[Tutor] Comments appreciated

Alan Gauld alan.gauld at freenet.co.uk
Mon Dec 27 12:07:12 CET 2004


> example. The only thing I'm not clear about is how 'trashcan' can be
a
> local variable inside main() when it's required by both trash() and
> can()

It's not local. It is a global variable. It is defined outside
of any of the functions.

> The only thing that's missing is that this script can't handle paths
> like ~/dir/junkthis

Why not? What is so different between that path and the one in
the code below?

> Would a regular expression be the best way of finding the last /
> followed by some text to be able to chdir to junk files from another
> location?

No, there are functions for manipulating paths that should be able
to do that for you without resrting to regular expressions.
And those functions should be platform independant too!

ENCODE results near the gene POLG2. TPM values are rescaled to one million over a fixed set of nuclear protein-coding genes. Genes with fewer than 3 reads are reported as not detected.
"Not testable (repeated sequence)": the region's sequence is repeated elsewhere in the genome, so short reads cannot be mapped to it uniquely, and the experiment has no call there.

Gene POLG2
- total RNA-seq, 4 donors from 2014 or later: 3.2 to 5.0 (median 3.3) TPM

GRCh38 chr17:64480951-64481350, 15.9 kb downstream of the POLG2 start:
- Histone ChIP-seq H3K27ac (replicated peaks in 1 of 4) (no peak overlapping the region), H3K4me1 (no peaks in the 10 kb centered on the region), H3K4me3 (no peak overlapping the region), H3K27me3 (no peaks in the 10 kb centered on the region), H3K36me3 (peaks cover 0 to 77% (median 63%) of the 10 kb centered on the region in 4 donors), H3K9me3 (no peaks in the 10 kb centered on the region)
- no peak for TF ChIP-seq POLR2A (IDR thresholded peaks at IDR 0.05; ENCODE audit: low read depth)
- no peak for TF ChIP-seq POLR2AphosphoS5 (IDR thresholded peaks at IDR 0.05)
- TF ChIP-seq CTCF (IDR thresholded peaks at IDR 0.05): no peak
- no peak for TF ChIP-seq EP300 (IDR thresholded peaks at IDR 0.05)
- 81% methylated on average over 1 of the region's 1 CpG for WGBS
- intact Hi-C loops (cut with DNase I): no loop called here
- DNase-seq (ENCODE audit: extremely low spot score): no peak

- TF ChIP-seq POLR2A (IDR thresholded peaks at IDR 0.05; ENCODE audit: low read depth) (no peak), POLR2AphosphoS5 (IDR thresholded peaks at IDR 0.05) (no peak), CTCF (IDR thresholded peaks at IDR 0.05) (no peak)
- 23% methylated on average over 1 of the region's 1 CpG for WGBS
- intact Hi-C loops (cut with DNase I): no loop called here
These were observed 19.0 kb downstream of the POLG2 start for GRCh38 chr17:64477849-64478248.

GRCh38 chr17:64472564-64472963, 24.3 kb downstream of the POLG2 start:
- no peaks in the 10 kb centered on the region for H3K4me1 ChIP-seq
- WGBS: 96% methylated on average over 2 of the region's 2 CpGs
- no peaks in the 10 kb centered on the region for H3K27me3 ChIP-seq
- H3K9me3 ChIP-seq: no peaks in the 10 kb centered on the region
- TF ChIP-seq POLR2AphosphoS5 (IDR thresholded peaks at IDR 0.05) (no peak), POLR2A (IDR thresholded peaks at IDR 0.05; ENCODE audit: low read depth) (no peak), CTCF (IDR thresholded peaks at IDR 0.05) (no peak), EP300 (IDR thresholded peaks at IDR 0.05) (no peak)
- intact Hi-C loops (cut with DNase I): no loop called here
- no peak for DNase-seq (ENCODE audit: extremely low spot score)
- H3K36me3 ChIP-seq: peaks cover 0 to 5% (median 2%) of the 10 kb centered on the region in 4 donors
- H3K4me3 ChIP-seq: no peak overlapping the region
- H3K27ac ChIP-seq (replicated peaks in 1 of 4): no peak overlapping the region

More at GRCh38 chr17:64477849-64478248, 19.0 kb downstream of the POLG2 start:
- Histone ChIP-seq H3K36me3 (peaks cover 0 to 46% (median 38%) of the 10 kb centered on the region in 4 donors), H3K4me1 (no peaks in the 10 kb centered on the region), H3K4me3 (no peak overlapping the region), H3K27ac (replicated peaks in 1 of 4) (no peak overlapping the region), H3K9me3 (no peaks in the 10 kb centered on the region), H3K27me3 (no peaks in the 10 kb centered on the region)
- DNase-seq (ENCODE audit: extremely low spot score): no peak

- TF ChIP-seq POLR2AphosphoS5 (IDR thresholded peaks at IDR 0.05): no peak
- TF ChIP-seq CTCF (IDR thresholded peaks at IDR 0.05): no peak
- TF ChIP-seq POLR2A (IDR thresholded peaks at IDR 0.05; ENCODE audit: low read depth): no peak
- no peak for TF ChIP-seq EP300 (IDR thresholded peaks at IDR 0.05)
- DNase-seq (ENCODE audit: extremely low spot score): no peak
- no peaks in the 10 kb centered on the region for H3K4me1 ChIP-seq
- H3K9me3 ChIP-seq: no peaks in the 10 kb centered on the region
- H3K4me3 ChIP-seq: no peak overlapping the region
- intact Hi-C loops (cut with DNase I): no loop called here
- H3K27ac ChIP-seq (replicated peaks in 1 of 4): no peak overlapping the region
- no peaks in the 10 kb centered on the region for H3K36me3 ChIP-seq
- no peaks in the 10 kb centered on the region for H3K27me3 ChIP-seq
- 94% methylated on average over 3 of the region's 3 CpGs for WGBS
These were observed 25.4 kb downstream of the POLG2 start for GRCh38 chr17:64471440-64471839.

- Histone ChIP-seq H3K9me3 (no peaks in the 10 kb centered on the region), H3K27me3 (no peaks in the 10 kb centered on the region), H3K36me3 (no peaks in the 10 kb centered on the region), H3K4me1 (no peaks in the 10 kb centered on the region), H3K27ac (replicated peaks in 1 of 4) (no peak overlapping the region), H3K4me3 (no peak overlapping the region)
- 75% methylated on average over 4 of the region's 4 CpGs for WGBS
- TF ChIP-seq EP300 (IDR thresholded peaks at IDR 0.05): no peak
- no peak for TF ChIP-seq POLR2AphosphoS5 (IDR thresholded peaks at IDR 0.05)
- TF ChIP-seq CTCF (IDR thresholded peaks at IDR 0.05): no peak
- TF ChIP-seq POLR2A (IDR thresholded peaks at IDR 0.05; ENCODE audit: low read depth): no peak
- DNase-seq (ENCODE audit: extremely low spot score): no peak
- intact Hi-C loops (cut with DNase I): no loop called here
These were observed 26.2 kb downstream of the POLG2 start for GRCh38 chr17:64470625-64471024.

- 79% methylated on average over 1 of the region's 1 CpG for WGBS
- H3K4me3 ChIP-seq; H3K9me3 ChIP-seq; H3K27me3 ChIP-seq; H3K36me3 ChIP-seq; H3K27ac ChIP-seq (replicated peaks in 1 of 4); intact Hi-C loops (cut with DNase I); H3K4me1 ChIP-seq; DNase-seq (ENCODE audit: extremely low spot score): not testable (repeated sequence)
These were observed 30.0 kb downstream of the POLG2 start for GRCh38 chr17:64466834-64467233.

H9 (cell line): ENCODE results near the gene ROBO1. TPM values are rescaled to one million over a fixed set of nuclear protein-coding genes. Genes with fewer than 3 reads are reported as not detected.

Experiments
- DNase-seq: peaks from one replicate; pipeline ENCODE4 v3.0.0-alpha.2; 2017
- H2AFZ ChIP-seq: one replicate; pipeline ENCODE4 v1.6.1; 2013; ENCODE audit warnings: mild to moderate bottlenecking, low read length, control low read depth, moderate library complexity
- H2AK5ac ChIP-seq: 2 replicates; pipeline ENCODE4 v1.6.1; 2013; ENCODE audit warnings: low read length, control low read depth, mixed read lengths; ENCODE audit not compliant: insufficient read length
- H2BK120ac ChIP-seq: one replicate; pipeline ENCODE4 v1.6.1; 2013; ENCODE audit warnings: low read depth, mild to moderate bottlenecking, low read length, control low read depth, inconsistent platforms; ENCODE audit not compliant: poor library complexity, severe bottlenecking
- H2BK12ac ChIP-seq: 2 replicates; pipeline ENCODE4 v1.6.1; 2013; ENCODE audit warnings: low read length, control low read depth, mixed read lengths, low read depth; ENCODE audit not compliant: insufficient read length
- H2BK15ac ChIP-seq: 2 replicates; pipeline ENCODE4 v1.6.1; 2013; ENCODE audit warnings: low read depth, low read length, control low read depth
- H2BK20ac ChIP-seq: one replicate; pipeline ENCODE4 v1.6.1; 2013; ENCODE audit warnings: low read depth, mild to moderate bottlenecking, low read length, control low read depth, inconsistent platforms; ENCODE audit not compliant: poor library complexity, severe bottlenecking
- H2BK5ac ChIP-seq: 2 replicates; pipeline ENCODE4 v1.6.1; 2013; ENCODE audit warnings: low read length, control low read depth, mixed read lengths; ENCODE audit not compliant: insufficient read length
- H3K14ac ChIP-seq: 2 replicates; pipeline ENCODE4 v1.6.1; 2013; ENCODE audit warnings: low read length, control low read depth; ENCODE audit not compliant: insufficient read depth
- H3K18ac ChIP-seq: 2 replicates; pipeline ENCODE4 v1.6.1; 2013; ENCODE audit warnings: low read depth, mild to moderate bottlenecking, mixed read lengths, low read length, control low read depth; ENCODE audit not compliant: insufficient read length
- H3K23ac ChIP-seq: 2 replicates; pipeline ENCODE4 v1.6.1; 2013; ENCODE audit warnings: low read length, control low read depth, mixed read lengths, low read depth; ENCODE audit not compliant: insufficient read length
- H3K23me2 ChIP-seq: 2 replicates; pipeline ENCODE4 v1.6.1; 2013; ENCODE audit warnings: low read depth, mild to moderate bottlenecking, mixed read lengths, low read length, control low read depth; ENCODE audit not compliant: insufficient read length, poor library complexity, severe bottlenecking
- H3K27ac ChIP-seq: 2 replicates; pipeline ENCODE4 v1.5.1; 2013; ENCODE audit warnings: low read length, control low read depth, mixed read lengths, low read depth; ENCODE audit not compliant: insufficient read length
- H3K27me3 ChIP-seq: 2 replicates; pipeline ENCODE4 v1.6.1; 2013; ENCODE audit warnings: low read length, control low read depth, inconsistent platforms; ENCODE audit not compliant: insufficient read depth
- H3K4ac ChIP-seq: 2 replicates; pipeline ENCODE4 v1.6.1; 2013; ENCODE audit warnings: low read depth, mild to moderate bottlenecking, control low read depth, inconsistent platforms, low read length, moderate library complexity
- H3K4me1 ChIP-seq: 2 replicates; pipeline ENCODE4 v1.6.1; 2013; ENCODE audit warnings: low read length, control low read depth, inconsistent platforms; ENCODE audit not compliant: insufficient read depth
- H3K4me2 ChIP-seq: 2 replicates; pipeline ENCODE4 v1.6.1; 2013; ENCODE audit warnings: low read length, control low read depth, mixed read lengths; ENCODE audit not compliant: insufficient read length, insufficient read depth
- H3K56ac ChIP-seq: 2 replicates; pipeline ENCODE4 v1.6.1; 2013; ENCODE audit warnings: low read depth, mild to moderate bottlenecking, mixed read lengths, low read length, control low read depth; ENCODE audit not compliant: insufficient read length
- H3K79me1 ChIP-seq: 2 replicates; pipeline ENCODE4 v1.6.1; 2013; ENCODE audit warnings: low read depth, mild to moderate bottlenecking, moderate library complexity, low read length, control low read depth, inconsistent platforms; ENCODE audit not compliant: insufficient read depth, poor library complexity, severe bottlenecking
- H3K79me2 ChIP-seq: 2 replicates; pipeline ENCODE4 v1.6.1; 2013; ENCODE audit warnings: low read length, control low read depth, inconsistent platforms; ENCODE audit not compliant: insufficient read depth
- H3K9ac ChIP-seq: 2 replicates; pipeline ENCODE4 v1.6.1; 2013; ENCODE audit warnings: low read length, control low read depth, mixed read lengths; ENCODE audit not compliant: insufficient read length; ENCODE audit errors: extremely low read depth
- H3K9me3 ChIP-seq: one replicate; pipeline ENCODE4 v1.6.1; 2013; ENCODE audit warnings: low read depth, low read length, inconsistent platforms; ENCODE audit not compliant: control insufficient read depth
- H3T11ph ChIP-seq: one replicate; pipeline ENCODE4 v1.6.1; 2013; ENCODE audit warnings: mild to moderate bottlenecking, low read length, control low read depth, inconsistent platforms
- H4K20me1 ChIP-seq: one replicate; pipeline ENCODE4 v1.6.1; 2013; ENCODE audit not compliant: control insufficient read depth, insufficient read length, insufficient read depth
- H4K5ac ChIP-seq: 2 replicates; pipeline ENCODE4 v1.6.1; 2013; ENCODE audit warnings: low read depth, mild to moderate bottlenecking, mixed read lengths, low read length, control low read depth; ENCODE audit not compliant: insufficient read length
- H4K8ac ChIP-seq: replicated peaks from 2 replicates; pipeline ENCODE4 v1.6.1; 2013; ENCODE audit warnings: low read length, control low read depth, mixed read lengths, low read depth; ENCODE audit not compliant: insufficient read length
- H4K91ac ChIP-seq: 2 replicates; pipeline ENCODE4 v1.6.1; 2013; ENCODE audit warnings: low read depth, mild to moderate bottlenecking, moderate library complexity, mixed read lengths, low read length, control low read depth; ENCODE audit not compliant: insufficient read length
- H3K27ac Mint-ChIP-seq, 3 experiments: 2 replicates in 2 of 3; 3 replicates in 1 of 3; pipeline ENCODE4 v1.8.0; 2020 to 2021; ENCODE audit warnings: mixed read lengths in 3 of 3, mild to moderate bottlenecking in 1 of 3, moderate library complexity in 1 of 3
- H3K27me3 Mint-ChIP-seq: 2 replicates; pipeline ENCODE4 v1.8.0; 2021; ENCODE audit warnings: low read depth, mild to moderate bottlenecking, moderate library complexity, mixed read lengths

>
> #!/usr/local/bin/python
>
> import os.path
> from os import mkdir, remove
> from sys import argv
> from shutil import rmtree
>
> trashcan = os.path.expanduser("~/.trashcan")

This is where trashcan is defined.

>
> def main(junk):
>     empty = False
>     if "-e" in junk:
>         empty = True
>         junk.remove("-e")
>
>     if not os.path.exists(trashcan):
>         os.mkdir(trashcan)

THis uses the definition above...

>
>     if len(junk) > 0:
>         trash(junk)
>
>     if empty:
>         can()
>
> def trash(junk):
>     for i in junk:
>         toss = trashcan + "/" + i

as does this...

>         if os.path.exists(toss):
>             if os.path.isdir(toss):
>                 rmtree(toss)
>             if os.path.isfile(toss):
>                 os.remove(toss)
>         os.rename(i, toss)
>
> def can():
>     for j in os.listdir(trashcan):

and this...

>         toss = trashcan + "/" + j
>         if os.path.isdir(toss):
>             rmtree(toss)
>         if os.path.isfile(toss):
>             os.remove(toss)
>
> if __name__ == '__main__':
>     main(argv[1:])
>
>



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